King Charles pulls all-nighters as part of ‘relentless schedule’

King Charles greets well wishers at Aboyne in Scotland

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As part of his packed schedule, King Charles goes to bed well after midnight and never takes a break for lunch, according to his former press secretary. Since rising to the throne, the monarch has multiplied royal engagements, meaning his operations must be carefully planned and organised. That includes everything from his breakfast to dinner, Julian Payne has revealed.

He told The Mirror: “The King doesn’t eat lunch; so, an early lesson I learnt when out on the road with him was to have a big breakfast or bring a few snack bars with you to keep you going.

“The working day is pretty relentless. Beginning with the radio news headlines and a breakfast of seasonal fruit salad and seeds with tea.”

Amid royal duties and planned visits, his household is expertly managed by a small but devoted staff, most of whom have worked for him for decades.

The average day includes back-to-back 45-minute sessions on his charity’s upcoming tour or a discussion with Sir Clive Alderton, his primary private secretary.

His work is compiled into a fresh six-month logbook twice a year. The King takes a break from his “relentless schedule” at 1pm. However, he does not spend it eating but going on a stroll.

Mr Payne explained: “The King dislikes being inside for too long and always has the windows wide open.”

The monarch waits until 5 pm to finally have his first major break of the day and to relax with the Queen Consort while enjoying some sandwiches and fruit cake.

Leftovers from cakes and sandwiches will be stored in a Tupperware box and will resurface the following day and the day after that.

The monarch’s day is still far from over as he returns to his desk to start on the pile of papers that, despite his PAs’ best efforts, never seem shrink. Dinner is at 8.30pm sharp. Despite the late hour, he returns to his desk at 10pm, usually until well after midnight.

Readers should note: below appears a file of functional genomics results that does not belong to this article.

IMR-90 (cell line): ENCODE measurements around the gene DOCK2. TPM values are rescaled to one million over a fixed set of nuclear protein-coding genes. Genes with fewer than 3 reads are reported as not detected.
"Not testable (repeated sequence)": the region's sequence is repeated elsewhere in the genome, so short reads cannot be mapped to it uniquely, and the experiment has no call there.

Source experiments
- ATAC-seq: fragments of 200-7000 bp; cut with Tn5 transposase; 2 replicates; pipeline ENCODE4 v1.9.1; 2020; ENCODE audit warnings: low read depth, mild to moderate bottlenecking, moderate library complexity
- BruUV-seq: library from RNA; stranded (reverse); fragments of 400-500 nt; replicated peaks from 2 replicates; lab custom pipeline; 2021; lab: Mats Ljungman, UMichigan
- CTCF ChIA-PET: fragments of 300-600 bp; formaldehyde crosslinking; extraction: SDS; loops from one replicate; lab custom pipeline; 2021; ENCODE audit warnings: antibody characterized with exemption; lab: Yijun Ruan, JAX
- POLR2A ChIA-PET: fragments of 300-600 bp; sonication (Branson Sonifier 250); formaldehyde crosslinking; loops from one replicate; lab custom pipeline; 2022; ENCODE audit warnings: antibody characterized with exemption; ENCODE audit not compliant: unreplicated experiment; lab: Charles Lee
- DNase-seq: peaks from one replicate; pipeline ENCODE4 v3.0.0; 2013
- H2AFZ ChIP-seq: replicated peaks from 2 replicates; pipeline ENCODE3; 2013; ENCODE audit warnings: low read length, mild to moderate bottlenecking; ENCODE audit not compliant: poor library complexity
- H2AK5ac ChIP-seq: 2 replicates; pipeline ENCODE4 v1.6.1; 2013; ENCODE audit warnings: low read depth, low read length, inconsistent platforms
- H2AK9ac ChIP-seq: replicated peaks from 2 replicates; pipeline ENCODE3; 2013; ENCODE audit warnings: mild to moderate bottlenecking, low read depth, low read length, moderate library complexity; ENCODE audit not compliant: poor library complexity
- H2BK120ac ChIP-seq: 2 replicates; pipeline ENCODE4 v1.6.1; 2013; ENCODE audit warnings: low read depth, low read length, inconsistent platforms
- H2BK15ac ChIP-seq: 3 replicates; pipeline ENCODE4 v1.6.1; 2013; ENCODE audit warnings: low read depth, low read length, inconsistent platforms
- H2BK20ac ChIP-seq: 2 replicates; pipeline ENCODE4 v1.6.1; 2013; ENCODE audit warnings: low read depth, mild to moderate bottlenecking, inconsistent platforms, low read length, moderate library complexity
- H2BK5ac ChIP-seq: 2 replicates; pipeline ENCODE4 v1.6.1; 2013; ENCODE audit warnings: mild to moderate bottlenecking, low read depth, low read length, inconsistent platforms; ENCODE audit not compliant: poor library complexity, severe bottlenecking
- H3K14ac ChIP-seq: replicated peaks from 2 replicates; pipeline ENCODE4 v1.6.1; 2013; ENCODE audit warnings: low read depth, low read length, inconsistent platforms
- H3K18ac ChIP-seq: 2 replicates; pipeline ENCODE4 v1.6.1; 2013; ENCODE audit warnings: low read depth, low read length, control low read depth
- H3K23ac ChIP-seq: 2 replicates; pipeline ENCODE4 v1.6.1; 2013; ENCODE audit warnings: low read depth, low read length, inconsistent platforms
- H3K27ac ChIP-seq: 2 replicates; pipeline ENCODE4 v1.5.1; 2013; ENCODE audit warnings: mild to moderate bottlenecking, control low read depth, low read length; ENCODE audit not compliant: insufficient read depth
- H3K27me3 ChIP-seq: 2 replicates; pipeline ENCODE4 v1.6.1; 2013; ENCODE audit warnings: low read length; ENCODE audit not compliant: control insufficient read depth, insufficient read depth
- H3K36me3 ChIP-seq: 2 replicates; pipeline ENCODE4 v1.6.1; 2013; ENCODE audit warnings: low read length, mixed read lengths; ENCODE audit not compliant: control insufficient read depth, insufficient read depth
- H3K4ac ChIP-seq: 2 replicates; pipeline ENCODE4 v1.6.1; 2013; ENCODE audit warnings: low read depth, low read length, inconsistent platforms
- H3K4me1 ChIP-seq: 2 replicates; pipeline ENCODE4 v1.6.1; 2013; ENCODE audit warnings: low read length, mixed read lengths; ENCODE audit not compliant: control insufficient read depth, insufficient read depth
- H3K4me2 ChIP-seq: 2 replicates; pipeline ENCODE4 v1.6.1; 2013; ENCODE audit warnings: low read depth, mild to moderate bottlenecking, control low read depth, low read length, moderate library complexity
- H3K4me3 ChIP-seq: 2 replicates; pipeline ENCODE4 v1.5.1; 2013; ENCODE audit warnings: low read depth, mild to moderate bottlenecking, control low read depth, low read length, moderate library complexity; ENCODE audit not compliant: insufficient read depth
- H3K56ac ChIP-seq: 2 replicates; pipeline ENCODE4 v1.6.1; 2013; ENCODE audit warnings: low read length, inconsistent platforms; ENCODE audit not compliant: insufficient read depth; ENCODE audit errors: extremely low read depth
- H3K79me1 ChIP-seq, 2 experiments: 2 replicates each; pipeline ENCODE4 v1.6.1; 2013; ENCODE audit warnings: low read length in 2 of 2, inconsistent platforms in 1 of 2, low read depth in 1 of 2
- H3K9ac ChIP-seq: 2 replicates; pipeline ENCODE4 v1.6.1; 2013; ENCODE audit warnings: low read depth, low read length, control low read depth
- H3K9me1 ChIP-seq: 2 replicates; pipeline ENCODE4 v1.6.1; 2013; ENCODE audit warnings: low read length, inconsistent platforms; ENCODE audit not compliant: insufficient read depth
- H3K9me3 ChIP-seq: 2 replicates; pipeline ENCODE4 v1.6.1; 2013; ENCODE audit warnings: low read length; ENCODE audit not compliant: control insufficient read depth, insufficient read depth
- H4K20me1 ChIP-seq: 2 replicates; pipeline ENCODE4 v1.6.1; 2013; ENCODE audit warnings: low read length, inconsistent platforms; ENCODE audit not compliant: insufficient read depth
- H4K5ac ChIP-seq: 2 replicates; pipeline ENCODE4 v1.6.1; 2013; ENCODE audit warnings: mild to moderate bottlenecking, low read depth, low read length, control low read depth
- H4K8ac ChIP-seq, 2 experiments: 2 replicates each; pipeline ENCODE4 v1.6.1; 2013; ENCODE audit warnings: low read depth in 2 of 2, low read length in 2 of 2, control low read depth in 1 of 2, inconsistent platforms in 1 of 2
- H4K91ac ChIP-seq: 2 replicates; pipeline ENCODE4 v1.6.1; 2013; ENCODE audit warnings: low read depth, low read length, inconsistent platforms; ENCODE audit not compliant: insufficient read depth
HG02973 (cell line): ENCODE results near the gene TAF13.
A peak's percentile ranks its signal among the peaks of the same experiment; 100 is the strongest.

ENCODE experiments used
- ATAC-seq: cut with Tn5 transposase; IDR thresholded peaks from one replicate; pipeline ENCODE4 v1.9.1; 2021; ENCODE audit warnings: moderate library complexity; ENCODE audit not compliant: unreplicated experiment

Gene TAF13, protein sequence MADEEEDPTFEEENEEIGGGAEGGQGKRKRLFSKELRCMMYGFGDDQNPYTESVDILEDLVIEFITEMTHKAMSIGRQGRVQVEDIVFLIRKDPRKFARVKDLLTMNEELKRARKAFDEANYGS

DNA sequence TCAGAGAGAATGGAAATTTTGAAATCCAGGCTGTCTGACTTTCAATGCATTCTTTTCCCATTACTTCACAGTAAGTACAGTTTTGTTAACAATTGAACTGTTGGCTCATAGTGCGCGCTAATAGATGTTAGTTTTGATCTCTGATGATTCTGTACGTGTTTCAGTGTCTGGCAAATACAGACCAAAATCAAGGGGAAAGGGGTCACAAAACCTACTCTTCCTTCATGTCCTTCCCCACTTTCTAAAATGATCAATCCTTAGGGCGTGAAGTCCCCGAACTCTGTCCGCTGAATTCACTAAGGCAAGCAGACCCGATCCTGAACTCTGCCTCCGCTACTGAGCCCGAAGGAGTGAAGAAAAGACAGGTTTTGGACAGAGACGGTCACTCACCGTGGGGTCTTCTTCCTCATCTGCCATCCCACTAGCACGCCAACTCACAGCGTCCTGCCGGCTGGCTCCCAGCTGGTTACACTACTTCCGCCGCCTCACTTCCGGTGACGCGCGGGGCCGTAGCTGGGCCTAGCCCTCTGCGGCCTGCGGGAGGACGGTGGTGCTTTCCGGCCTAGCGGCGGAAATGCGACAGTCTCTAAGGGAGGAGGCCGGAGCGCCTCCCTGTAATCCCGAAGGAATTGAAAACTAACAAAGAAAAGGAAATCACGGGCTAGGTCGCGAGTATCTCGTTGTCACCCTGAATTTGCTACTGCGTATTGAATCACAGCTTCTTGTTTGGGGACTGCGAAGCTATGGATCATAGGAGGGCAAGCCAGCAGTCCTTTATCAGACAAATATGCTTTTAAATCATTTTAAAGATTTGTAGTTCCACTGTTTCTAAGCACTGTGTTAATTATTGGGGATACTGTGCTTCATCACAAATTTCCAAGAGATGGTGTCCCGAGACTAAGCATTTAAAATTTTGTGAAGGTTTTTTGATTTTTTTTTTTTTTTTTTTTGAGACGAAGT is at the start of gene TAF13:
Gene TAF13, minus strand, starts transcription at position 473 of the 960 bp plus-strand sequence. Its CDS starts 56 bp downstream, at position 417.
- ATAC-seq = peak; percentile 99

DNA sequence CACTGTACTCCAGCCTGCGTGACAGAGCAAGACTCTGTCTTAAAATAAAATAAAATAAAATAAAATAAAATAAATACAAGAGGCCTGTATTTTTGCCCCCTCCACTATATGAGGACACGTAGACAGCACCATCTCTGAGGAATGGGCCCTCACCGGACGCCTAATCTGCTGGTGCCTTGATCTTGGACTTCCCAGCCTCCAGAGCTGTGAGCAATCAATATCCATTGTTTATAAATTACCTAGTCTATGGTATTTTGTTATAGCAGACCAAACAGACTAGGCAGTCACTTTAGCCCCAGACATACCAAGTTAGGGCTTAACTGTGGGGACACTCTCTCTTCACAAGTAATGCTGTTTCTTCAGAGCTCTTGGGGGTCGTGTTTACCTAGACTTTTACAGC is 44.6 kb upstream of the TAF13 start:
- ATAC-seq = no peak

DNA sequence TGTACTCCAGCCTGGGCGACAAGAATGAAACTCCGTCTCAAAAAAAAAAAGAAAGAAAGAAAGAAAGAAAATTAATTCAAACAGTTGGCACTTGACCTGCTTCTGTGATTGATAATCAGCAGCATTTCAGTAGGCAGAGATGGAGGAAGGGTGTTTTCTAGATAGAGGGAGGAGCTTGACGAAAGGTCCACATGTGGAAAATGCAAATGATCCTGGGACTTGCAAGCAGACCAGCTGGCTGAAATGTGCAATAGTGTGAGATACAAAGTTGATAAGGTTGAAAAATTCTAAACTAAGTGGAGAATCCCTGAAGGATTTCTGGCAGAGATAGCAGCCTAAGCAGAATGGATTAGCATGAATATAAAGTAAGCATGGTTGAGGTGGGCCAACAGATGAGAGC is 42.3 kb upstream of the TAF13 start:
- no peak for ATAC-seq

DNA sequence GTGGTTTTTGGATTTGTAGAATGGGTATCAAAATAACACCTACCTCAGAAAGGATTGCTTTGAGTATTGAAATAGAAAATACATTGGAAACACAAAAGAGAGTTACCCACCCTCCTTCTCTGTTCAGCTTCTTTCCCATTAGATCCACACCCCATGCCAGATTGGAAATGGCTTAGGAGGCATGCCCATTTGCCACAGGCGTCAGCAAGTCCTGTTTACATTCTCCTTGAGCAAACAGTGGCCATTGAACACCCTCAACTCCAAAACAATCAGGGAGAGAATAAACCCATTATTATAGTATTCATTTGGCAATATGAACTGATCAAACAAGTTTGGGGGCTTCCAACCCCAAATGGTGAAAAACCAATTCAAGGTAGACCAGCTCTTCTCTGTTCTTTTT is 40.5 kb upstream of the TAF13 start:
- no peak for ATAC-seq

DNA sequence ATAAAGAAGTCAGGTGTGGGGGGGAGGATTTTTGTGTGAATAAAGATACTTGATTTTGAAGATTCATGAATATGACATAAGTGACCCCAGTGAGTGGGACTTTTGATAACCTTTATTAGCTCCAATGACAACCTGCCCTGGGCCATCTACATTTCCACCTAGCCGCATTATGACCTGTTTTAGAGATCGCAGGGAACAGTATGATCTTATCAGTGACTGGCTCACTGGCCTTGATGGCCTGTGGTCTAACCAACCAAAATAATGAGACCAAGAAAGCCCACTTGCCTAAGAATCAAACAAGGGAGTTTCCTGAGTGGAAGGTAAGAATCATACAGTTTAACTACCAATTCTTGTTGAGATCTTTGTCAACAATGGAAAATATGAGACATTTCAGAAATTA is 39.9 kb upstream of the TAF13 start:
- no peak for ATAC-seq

Mr Payne said the King’s habit of staying up late extends to public appearances, where his gregarious demeanour and willingness to chat with a large number of people means they can last for hours.

One famous example is said to have occurred at a James Bond premiere several years ago, when it took him longer than expected to finally speak to Daniel Craig because he was busy conversing with set designers and security guards.

His mother, the late Queen Elizabeth II, also had an incredibly busy schedule with countless tours overseas over the course of her reign and numerous official visits. In the month leading up to her catching Covid-19 in late October 2021, the then 95-year-old monarch planted a tree at Balmoral Cricket Pavillion to mark the start of the Queen’s Green Canopy, travelled to Holyrood to mark the official opening of the sixth session of the Scottish Parliament and met members of the Royal Regiment of Canadian Artillery at Windsor Castle, amid a flurry of other royal engagements.

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Her Majesty the Queen also returned to her royal duties only four days after her husband, Prince Philip’s death, to host a ceremony at Windsor as William Peel formally stood down as Lord Chamberlain.

Taking over from her, the King will head to France in late March as part of his first foreign visit, with the monarch expected to rebuild the UK’s relationship with France which hit “rock bottom” after the Johnson and Truss Governments.

Lord Peter Ricketts, the UK’s former ambassador to France, told the i Paper the Government advised the King to pick France as his first foreign destination in a bid to build bridges that were all-but-burned by former prime ministers Boris Johnson and Liz Truss.

During the summer’s leadership contest, Ms Truss infamously refused to say whether Mr Macron was a “friend or a foe”, stating instead “the jury is out”.

Mr Johnson, meanwhile, had a spat over Brexit and Australia abandoning a submarine deal with France in favour of the Aukus security pact with the UK and United States had already poisoned relations.

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